The Basics of RNA Extraction
Pure, high-quality RNA is necessary for real-time polymerase chain reaction (qPCR). While the general steps for isolating RNA are consistent between sample types, there are some key considerations when extracting RNA specifically from plants and leaves.
There are four main steps in isolating RNA:
- Disruption of cells or tissue
- Inactivation of endogenous ribonucleases (RNase)
- Denaturation of nucleoprotein complexes
- Removal of contaminating DNA and proteins
Plant samples can be very fibrous and contain high levels of polyphenols, polysaccharides and RNases. Methods for RNA extraction from plants must effectively break open the cells while maintaining the integrity of the target RNA.
Choose a Suitable Approach for Your Plant Sample
There are four main approaches for extracting and isolating RNA: organic extraction, spin filter formats, magnetic particles, and direct lysis.
Many commercial kits use spin filter formats to efficiently extract and isolate RNA. The steps involve homogenizing the sample, removing genomic DNA, capturing total RNA on a membrane filter, washing away contaminants, and eluting pure RNA.
Because plant samples, such as roots and seeds, can be particularly difficult to break open, it is important to select a kit that uses an effective disruption method. For instance, MP Bio’s FastRNA Win Kit contains its Lysing Matrix Z, a 2 mm specially stabilized zirconium oxide particle mix, that can efficiently lyse most plant samples.
Pro Tips for Troubleshooting Common Problems
|Common Problem||Possible Cause||Pro Tip|
|Low A260/A280 Values||RNA sample is diluted in water||Do not use RNase-free water to dilute the sample for measuring RNA purity. Use a neutral buffer such as 10 mM Tris/HCl, pH 7.0.|
|Protein contamination||Use less sample and/or repeat the washing step.|
|RNA sample is too dilute||Concentrate the sample.|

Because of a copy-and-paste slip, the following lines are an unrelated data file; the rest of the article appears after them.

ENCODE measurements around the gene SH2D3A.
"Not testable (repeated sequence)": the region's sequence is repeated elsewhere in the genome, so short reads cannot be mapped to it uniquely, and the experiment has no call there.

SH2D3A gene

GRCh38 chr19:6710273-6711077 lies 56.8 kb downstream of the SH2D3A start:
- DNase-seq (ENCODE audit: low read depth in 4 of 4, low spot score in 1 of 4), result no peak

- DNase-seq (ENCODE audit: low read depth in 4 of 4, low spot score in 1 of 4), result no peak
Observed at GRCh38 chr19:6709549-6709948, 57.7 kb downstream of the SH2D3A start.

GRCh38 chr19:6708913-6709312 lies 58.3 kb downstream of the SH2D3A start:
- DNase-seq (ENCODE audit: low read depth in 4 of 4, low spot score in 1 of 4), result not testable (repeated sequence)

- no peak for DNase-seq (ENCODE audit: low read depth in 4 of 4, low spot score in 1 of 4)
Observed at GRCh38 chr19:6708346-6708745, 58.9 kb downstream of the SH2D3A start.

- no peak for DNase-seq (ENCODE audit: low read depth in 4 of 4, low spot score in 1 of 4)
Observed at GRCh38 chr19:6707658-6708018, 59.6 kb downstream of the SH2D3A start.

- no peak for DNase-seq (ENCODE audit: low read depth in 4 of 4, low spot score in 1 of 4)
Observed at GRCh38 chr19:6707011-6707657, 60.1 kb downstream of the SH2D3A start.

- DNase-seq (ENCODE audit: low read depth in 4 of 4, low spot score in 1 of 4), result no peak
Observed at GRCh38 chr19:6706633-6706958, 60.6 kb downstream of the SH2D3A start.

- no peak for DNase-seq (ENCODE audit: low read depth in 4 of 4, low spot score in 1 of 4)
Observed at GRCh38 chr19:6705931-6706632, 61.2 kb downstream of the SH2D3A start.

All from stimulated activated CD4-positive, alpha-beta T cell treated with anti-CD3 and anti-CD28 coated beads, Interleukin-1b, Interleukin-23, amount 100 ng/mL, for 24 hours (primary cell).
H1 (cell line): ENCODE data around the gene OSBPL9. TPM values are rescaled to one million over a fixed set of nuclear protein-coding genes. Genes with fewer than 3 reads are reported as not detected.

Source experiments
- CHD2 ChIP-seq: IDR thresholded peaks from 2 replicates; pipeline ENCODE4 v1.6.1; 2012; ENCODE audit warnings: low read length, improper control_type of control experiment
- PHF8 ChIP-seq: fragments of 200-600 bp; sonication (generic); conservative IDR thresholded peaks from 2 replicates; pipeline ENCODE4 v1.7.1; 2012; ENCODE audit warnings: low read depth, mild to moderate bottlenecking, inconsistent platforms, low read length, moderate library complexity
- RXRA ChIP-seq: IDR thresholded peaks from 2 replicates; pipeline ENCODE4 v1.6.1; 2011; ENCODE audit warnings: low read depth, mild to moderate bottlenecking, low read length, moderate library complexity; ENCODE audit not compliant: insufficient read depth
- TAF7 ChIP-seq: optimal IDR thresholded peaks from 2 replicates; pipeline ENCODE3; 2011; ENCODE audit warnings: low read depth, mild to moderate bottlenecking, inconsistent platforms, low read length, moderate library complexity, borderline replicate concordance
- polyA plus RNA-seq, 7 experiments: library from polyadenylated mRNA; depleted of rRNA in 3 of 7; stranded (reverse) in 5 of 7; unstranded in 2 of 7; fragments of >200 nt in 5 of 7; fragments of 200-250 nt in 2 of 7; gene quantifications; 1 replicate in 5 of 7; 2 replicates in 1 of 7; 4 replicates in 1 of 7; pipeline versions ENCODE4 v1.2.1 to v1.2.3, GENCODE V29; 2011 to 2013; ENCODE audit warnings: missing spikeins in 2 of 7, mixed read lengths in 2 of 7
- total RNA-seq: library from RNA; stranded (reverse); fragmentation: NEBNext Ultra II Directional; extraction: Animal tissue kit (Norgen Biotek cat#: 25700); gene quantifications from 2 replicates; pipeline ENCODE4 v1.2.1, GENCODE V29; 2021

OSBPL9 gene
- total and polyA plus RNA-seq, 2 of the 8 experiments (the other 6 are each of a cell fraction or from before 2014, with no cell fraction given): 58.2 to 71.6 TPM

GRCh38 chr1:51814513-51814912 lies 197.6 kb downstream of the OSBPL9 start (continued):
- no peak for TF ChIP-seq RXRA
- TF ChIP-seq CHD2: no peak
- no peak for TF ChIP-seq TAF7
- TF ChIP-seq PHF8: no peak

|Total RNA does not perform well in qPCR||Ethanol is present||Increase g-force or centrifugation time when drying the RNA Spin Filter.|
|Salt is present||Ensure that RNA Wash Buffer 1 and 2 are stored at room temperature. Check RNA Wash Buffer 1 and 2 for salt precipitates. If precipitates are present, dissolve them by careful warming.|
|DNA Contamination||Too much starting material||Reduce the amount of starting material. Perform DNase digestion of the eluate containing the total RNA.|
|Suboptimal homogenization of DNA binding carrier||Ensure the lysis solution is properly mixed.|
|Plant material contains DNA binding inhibitors||Reduce the amount of starting material and/or increase the volume of lysis solution. Perform DNase digestion of the eluate.|
|Clogged RNA Spin Filter||Insufficient homogenization of the plant sample||Increase homogenization time, centrifuge the sample and use the supernatant.|
|Too much starting material||Reduce the amount of starting material or increase the volume of lysis solution.|
|Lysate is too viscous due to too much DNA||Divide the sample into two aliquots, adjust the volume to 900 µL with lysis solutions, and continue with the protocol.|
|Poor RNA yield||Insufficient homogenization||Reduce the amount of starting material and/or increase homogenization time.|
|Incomplete elution||Prolong the incubation time with the elution buffer or repeat the elution step.|
|Alcohol not added to the wash buffers (kit specific)||Confirm wash buffers were prepared appropriately. Do not use denatured alcohol.|
|Degraded RNA||Inappropriate handling of starting material||Work quickly. Immediately store plant material at -80°C for delayed processing.|
|Lysis solution is lacking DTT or β-Mercaptoethanol||Confirm that the lysis solution is prepared appropriately.|
|RNase contamination||Establish a ribonuclease-free environment. Wear gloves and use sterile techniques throughout the process.|
Learn more tips on addressing challenges in plant research.